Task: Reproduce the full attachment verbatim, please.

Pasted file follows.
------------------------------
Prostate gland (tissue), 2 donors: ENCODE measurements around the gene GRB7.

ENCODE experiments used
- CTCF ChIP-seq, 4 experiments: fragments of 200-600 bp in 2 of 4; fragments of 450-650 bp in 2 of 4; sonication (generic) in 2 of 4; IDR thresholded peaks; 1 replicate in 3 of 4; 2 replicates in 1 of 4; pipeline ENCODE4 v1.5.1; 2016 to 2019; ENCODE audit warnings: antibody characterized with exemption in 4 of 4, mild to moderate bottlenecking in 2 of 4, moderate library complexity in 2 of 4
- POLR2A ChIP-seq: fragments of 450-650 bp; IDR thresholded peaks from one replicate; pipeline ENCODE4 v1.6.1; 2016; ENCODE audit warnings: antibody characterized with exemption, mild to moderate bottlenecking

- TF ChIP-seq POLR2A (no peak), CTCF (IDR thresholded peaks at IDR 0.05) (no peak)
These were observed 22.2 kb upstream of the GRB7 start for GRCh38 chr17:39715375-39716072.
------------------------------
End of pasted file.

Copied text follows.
Prostate gland (tissue), 2 donors: ENCODE measurements around the gene GRB7.

ENCODE experiments used
- CTCF ChIP-seq, 4 experiments: fragments of 200-600 bp in 2 of 4; fragments of 450-650 bp in 2 of 4; sonication (generic) in 2 of 4; IDR thresholded peaks; 1 replicate in 3 of 4; 2 replicates in 1 of 4; pipeline ENCODE4 v1.5.1; 2016 to 2019; ENCODE audit warnings: antibody characterized with exemption in 4 of 4, mild to moderate bottlenecking in 2 of 4, moderate library complexity in 2 of 4
- POLR2A ChIP-seq: fragments of 450-650 bp; IDR thresholded peaks from one replicate; pipeline ENCODE4 v1.6.1; 2016; ENCODE audit warnings: antibody characterized with exemption, mild to moderate bottlenecking

- TF ChIP-seq POLR2A (no peak), CTCF (IDR thresholded peaks at IDR 0.05) (no peak)
These were observed 22.2 kb upstream of the GRB7 start for GRCh38 chr17:39715375-39716072.